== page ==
Tag Archives: samsung

Celebrity Cyber Report – JayZ, Kanye West and Tidal Music Streaming

JayZ continues to show that he still is a hip-hop force and businessman to be reckoned with. The rapper/businessman’s most recent release, 4:44, has gone platinum in less than a week. JayZ’s album was released on his Tidal music streaming service last week via the link 444.tidal.com.  JayZ’s partner and co-owner Sprint also released the album exclusively to Sprint customers.

But is this news real or fake? According to SPIN.com and Billboard.com all may not be as it appears. According to these industry websites Sprint may have played a role in the achievement by giving away the album for free. But a sale is a sale according to an RIAA spokesperson who said that “sales count toward certification if it’s either purchased by an individual or a business that purchases the release and offers it to customers.” So the bottom line seems to be that the album did achieve platinum status but not as a result of direct sales to fans. Either way it is considered a platinum album. This is not the first time that JayZ has used business smarts to achieve a platinum album. JayZ sold the first one million copies of his 2013Magna Carta Holy Grail” album to Samsung. Samsung, like Sprint, offered the album free to its customers. And for the record this is JayZ’s 17th platinum album more than any other hip-hop artist.

But even with this good news it seems that all is not well in JayZ’s world. Even though the album went platinum in days many fans were left out of the frenzy. New subscribers to Tidal were not permitted to download the album as they expected. According to Variety.com the album was only available to current Tidal subscribers and Sprint customers. It took 72 hours but the so called “glitch” was fixed and new subscribers were able to download the album.

Now, his friend and fellow hip-hop legend Kanye West  is not happy with Tidal. Reports have surfaced that Kanye maybe leaving the music streaming service due to a money dispute. TMZ reported that Kanye has terminated his contract with Tidal.

According to Kanye West Jay Z’s streaming service owes him almost $3 million and is in breach of contract. Kanye’s lawyer says he out but Tidal is refusing to recognize that termination and has threatened to sue.

Kanye joined Tidal after its 2015 launch making him one of the first artists to do so. The 2016 albumThe Life of Pablo” was released exclusively on Tidal. The album was the first ever to go platinum through streaming alone. According to West the release brought Tidal 1.5 million new subscribers. According to TMZ that number was supposed to come with a nice bonus check. West is apparently still waiting. West also claims Tidal failed to pay up for exclusive music videos. According to Tidal Kanye never produced the videos. Kanye says he will provide the videos when he is paid what he is owed. And so and so on.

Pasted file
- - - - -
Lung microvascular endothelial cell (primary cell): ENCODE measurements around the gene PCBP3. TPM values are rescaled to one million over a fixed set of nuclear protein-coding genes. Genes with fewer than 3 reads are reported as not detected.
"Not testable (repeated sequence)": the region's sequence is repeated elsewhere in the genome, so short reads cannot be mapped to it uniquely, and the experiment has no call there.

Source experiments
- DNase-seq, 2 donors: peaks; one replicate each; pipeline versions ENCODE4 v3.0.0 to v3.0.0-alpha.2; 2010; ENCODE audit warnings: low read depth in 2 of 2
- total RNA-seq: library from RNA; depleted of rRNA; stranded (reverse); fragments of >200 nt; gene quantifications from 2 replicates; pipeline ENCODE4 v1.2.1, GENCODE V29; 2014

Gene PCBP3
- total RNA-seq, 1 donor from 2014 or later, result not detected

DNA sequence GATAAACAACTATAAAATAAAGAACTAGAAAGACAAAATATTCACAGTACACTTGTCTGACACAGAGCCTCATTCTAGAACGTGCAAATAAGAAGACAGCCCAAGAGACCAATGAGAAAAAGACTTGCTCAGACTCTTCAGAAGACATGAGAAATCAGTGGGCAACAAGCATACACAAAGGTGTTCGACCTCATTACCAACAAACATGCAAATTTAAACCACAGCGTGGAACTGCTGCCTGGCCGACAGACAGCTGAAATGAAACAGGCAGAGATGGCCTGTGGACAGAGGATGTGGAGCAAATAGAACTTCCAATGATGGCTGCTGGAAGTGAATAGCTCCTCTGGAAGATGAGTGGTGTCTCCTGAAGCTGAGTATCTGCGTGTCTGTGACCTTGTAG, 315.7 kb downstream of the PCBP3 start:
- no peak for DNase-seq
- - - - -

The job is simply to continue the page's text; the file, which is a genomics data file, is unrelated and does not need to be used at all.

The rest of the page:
How to Safely Buy a Used Smartphone

African-Americans rely heavily in their smartphones. We use these devices for everything from email to banking to reinforcing our faith.  So buying used technology like a smartphone, laptop or tablet could be a disaster if you don’t know what you’re doing. Saving money is the objective for African-Americans but saving yourself some headaches ranks right up there as well.

How should black people buy used technology? What should we be looking for? How do we avoid scams and just outright junk?

First of all stay away from Craigslist.  I am not saying you can’t get some good deals but Craigslist is crawling with scam artists. Why take the chance? Look into refurbished products. The refurbished technology market is a great place to shop and many of the tech devices are factory refurbished. This means that they are repaired and re-conditioned by the maker to their standards. And many come with the proper guarantees and warranties to ease your fears. Some products you find on the refurbished market are simply returns that have never been used. Others had minor damage from shipping or were flawed and repaired for re-sale.

You probably know that a new smartphone could run you as much as $750 for the new top of the line models.  As a matter of fact Samsung’s new Galaxy Note 8 smartphone will break the bank at over $900. You can sometimes get a discount on a new phone by signing a contract but you still pay in the long run.

As I said, the best kind of used smartphone is a refurbished phone. They are fully tested, factory reset, and certified. Buying a refurbished phone, usually last year’s model, is close to the experience of buying a new phone. Let’s be real, there are often minor upgrades to this years model over last year’s. But the price difference can be hundreds of dollars. And do you need all the fancy tricks, bells and whistles anyway?

Buying a refurbished iPhone from Apple is a great move. Apple takes great care and pride in it’s used products.  For example, your used iPhone will have a new battery, the outer case will look and feel brand new and probably is. It will come in a brand new box with all the needed accessories. All that and a one year warranty. Try that on Craigslist!

If possible always buy directly from the manufacturer or certified re-seller. These companies are highly motivated to sell problem free used products.

So where do you buy factory refurbished smartphones? Try Amazon, Apple, Best Buy, Samsung, or Walmart.   Also check eBay and Blinq.com.

If you buy a used phone from another source make sure you follow these tips.